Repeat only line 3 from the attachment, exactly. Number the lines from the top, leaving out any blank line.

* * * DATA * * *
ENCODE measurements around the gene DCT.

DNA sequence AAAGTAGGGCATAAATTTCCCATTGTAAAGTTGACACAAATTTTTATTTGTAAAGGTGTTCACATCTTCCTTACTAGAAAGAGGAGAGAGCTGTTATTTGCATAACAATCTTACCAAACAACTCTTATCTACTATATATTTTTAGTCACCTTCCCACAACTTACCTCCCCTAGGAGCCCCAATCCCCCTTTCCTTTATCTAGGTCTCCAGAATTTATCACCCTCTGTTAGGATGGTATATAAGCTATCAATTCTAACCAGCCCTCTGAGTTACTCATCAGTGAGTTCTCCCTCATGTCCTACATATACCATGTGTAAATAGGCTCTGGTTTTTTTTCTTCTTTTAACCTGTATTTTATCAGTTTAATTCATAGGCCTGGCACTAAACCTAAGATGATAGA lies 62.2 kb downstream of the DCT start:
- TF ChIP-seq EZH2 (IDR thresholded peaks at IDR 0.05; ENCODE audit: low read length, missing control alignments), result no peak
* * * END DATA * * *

- TF ChIP-seq EZH2 (IDR thresholded peaks at IDR 0.05; ENCODE audit: low read length, missing control alignments), result no peak